Distracted driving is responsible for thousands of preventable deaths every year and tens of thousands of less severe motor vehicle collisions. Even though people know that car crashes are a constant concern on the road, they often struggle to keep their focus on the task at hand.
Those with long commutes may want to cut down on what they perceive as lost time every day, while many others may unintentionally engage in distracted driving out of habit or reflex. Changes in behavior and better compliance with traffic laws would likely prevent the majority of collisions that occur, including most distracted driving crashes. Although public awareness of distracted driving has increased in recent years, motorists still engage in behaviors that distract them from safety at the wheel. Why does distraction while driving represent such a serious threat?
People are often addicted to their devices
Smart devices have gone from being luxury accessories to borderline necessities in recent years. Parents often need smartphones to access the apps for their children’s schools, while professionals need constant communication with employers or clients.
Most adults and a large number of young adults have smartphones, and a significant percentage of those people have developed an unhealthy dependence on a sense of constant connection. People find it increasingly difficult to put down their devices, even for a few minutes. The average driver will probably cross paths with at least a few people using their devices while driving during any given trip in a motor vehicle.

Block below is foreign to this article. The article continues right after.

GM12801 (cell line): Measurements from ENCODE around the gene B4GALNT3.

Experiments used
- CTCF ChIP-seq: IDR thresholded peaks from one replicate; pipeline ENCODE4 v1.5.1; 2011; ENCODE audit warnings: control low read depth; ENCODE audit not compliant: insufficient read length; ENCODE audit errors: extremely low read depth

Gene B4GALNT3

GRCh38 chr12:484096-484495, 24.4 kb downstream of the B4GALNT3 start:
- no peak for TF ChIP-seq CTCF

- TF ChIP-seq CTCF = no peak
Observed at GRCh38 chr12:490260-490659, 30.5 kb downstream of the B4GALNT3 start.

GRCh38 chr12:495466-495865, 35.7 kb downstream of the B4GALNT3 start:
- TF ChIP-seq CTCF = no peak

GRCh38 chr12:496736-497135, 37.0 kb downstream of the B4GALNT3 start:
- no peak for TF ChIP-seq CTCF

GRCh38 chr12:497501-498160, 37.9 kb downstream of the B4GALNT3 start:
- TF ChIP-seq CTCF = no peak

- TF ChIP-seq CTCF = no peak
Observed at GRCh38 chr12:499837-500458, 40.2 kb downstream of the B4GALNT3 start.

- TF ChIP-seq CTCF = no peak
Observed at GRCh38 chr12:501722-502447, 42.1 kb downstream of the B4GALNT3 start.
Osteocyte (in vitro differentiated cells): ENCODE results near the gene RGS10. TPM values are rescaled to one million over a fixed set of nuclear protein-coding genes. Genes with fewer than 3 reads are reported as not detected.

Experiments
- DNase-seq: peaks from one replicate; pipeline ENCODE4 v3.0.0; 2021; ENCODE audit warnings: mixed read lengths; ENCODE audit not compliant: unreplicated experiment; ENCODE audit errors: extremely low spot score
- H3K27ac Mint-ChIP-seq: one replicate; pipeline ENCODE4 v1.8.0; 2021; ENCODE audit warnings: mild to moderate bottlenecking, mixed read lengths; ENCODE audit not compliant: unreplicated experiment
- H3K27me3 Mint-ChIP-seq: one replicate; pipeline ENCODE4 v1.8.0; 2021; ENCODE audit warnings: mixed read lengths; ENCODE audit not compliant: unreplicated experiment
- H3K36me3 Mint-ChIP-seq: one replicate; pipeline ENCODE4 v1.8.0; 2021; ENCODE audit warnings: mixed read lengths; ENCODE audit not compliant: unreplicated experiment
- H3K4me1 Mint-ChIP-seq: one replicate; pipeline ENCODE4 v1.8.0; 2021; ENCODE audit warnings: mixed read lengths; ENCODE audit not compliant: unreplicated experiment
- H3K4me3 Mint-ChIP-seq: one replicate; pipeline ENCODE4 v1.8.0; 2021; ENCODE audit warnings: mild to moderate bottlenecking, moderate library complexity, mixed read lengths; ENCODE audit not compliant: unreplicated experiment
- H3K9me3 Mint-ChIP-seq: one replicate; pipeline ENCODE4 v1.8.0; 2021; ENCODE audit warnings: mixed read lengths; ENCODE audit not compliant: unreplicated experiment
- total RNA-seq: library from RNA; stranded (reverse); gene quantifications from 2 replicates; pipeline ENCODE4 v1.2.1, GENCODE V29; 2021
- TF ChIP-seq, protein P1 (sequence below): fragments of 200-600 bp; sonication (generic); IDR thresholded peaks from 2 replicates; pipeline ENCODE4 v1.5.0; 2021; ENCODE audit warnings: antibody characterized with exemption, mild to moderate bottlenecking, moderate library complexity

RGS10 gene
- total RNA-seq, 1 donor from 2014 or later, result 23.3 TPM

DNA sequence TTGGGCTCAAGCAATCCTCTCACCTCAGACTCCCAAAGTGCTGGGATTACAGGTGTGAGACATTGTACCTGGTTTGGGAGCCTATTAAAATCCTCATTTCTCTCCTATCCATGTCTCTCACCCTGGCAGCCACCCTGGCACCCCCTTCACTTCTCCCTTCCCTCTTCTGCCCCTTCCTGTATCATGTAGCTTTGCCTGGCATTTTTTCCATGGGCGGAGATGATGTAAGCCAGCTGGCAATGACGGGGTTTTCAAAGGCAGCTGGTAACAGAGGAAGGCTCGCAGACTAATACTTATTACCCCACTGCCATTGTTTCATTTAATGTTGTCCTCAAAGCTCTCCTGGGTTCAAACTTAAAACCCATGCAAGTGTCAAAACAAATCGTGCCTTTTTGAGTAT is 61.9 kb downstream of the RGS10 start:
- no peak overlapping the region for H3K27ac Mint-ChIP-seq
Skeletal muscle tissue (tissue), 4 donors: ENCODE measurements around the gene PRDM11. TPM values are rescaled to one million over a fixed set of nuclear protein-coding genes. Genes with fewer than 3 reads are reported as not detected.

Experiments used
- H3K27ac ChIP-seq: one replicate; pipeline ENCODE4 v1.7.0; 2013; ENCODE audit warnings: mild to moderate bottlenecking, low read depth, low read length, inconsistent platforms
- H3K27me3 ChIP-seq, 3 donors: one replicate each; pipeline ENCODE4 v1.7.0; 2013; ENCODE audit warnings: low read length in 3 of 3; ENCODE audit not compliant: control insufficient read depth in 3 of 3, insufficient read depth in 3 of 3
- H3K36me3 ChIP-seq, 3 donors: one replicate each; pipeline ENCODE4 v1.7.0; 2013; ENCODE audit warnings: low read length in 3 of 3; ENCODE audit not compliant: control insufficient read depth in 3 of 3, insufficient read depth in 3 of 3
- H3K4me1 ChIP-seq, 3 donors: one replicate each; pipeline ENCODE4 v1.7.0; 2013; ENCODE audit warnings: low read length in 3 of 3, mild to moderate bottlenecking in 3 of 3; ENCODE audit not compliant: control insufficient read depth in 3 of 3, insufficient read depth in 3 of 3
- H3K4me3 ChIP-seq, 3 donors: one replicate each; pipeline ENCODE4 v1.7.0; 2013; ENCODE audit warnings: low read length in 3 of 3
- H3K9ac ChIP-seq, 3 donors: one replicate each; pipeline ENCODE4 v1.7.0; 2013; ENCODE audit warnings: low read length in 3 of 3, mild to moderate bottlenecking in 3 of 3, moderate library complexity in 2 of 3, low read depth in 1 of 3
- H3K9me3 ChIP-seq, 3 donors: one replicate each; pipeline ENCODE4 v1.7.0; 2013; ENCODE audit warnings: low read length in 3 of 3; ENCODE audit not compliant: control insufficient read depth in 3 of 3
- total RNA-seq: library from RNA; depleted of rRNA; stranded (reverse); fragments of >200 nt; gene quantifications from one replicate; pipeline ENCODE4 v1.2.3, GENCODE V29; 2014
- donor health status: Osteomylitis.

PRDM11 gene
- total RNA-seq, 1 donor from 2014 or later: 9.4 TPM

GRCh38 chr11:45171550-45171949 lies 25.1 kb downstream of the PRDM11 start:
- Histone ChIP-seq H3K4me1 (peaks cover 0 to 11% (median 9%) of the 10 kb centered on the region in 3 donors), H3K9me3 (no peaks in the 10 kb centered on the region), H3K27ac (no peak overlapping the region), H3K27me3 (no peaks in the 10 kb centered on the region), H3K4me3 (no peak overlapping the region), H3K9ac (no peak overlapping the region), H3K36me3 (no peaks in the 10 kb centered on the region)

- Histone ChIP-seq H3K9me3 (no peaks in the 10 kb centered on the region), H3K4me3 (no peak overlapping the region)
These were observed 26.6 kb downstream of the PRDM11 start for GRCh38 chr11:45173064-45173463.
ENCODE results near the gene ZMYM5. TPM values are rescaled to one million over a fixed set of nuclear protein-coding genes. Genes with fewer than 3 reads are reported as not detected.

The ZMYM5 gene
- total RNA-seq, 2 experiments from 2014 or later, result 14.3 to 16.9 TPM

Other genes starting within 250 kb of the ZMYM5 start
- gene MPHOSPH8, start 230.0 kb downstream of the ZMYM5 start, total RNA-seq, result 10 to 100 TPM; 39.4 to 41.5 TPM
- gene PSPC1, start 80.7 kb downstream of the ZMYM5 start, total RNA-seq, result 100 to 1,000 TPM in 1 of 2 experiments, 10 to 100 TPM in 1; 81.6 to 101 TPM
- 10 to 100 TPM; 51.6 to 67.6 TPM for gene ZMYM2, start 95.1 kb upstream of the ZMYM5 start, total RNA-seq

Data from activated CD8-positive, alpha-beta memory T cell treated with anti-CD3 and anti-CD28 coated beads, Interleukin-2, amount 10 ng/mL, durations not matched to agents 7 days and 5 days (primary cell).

People don’t understand what constitutes distraction
Quite a few people refuse to use a smart device while driving but still engage in distraction without realizing it. The laws about distracted driving may only discuss mobile devices, but distraction can come from anywhere.
Other occupants of a vehicle, the radio or even road work nearby could become sources of visual and cognitive distraction that lead to people making mistakes at the wheel. Eating or drinking, adjusting vehicle settings and grooming behaviors are all examples of distractions that take someone’s hands off of the wheel and would therefore increase their reaction time.
Even if an individual driver does everything in their power to avoid distraction, they have no way to eliminate unsafe behaviors on the part of others. Avoiding distraction and watching for signs of distraction in others may help people improve their safety on the road. Those who do get into a crash may be able to file an insurance claim or initiate a lawsuit to hold a distracted driver accountable for their poor choices.